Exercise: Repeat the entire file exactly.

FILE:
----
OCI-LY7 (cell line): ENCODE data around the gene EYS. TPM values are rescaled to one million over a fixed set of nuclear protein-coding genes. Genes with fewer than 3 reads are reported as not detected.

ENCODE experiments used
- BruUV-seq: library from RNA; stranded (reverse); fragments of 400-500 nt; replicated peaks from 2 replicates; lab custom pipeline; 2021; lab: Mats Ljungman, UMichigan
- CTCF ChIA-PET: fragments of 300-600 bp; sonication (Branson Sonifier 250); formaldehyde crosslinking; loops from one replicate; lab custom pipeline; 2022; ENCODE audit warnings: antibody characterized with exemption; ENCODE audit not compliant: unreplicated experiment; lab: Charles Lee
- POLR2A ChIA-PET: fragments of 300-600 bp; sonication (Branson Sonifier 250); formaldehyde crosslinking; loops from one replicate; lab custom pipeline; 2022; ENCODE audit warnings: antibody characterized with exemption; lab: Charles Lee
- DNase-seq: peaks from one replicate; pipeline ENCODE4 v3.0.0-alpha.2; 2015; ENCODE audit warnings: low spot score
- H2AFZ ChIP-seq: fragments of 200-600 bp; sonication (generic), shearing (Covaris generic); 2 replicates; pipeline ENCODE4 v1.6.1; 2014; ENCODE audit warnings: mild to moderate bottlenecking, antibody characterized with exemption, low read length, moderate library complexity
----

OCI-LY7 (cell line): ENCODE data around the gene EYS. TPM values are rescaled to one million over a fixed set of nuclear protein-coding genes. Genes with fewer than 3 reads are reported as not detected.

ENCODE experiments used
- BruUV-seq: library from RNA; stranded (reverse); fragments of 400-500 nt; replicated peaks from 2 replicates; lab custom pipeline; 2021; lab: Mats Ljungman, UMichigan
- CTCF ChIA-PET: fragments of 300-600 bp; sonication (Branson Sonifier 250); formaldehyde crosslinking; loops from one replicate; lab custom pipeline; 2022; ENCODE audit warnings: antibody characterized with exemption; ENCODE audit not compliant: unreplicated experiment; lab: Charles Lee
- POLR2A ChIA-PET: fragments of 300-600 bp; sonication (Branson Sonifier 250); formaldehyde crosslinking; loops from one replicate; lab custom pipeline; 2022; ENCODE audit warnings: antibody characterized with exemption; lab: Charles Lee
- DNase-seq: peaks from one replicate; pipeline ENCODE4 v3.0.0-alpha.2; 2015; ENCODE audit warnings: low spot score
- H2AFZ ChIP-seq: fragments of 200-600 bp; sonication (generic), shearing (Covaris generic); 2 replicates; pipeline ENCODE4 v1.6.1; 2014; ENCODE audit warnings: mild to moderate bottlenecking, antibody characterized with exemption, low read length, moderate library complexity